Ezequiel Villalonga spent most of his life at the Provolo Institute in Mendoza, a Catholic school for deaf children. But now the 18-year-old, who is deaf and mute, has lost all faith in the Church.
He and his classmates claim they are victims of the paedophile priests who ran the institution, part of a sweeping scandal that has shaken Argentina, Pope Francis's home country.
"I think that everything in the Church is fake. Everything they made us read, recite, the way (they said) people should live," he said in sign language, just before the start of the priests' trial on Monday.
"I think they lie and that they're demonic," he added.
"Life there was terrible. We didn't learn anything, we couldn't speak to each other because we didn't know sign language," he said.
"We would write without knowing what it said, and when we asked other classmates, no one understood anything," he added, speaking at the headquarters for the NGO Xumek (which means "sun" in the indigenous Huarpe language), which provided him with a lawyer.
His testimony, and those of some 20 other victims, are at the center of a trial for the priests Nicola Corradi, 83, and Horacio Corbacho, 59, as well as the school's former gardener Armando Gomez, 49.
"I want them all to go to jail. Corbacho, Corradi and Gomez, so that we can resolve this," said Ezequiel.
Corradi came to Argentina in 1970 from the original Provolo Institute in Verona -- which has also been shaken by a paedophilia scandal in recent years -- to run the Provolo in La Plata.
In 1998, he transferred just 42 miles north to Mendoza, where he worked as the head of the Institute until his arrest in November 2016.
Former altar boy Jorge Bordon, now 50, was sentenced last year to 10 years in prison as part of the sweeping affair, after admitting to abusing five victims himself. Fifteen others also stand accused and will be judged over the course of two other trials.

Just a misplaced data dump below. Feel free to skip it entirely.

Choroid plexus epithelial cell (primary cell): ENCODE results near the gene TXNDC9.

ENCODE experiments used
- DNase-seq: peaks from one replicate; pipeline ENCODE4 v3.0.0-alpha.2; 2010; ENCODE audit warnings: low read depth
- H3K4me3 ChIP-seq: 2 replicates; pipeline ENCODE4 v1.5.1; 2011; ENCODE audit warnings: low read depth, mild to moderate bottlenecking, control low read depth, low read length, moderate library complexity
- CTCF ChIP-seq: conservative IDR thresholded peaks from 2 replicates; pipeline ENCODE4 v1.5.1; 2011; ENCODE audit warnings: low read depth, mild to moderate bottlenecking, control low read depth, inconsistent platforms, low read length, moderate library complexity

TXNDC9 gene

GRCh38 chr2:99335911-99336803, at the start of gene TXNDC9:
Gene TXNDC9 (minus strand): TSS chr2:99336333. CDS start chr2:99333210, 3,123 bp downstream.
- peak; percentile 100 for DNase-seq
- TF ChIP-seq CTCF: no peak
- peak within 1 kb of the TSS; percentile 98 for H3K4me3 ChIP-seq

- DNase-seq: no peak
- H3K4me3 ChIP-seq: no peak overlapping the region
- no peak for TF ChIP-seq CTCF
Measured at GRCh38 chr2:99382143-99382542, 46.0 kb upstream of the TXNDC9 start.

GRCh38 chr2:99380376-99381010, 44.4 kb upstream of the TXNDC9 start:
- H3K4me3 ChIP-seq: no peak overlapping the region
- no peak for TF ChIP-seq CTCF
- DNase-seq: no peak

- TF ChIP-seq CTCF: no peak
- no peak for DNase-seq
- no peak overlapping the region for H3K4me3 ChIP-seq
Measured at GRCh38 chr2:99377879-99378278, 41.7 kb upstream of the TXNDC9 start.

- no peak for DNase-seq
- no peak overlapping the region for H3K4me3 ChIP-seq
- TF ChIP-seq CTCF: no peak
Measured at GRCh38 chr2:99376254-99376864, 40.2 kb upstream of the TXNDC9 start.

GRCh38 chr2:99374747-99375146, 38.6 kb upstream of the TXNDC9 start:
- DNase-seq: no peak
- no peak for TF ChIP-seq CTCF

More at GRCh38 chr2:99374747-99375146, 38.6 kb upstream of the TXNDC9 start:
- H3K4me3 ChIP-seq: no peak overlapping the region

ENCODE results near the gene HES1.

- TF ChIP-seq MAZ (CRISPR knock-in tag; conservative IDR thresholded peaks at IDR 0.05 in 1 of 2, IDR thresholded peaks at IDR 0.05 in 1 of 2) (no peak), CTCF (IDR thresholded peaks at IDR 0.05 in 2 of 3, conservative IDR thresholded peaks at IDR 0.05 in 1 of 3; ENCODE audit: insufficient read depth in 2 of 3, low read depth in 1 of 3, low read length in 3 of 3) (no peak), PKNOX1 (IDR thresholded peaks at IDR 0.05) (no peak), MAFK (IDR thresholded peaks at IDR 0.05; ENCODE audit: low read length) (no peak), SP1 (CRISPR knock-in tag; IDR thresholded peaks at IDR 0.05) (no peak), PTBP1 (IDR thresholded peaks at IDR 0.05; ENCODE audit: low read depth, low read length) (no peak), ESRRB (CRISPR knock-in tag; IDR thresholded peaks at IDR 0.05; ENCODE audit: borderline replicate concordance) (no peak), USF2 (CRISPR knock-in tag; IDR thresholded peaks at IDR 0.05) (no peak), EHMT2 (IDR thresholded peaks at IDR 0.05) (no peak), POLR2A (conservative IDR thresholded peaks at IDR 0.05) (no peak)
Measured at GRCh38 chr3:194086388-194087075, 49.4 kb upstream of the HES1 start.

'How could they?'
Paola Gonzalez broke down when recalling the moment she learned that her daughter Milagros, now 16 years old, had been abused while attending the Institute.
Before the scandal, the free school had been considered quite prestigious.
"You should have seen her little body when she went into (the Provolo). She was so small," said Gonzalez, sitting in her house in Mendoza.
"I don't understand, I can't imagine such evil. How could they do so much harm to such a fragile creature?" she demanded.
When the first victim testimonies became public, Gonzalez asked her daughter if she had been abused at the Provolo.
"She was sitting right there," said the cleaning woman, indicating the spot where her daughter "mimed that they had unbuttoned her (clothes) and pulled down her pants."
"Then she looked down again," recalled Gonzalez, who says she has since turned her "pain into fighting."
"It's a huge victory that there's a trial," she added.
"There aren't enough words to empathize with the horror they've lived through and that has hurt them so much," said Monsignor Alberto Bochatey, the auxiliary bishop for La Plata.
"We must ask forgiveness and try to heal as best we can, without hatred."
In July 2017, Pope Francis appointed Bochatey as the Apostolic Commissioner to look into the Company of Mary, the group that runs the Provolo institutes.
"When I was appointed, the first thing I did was try to approach the victims and ask them for forgiveness, and they sent me packing," said Bochatey.
"Until today, I haven't been able to do it," he said, adding he is "very happy that the trial has begun."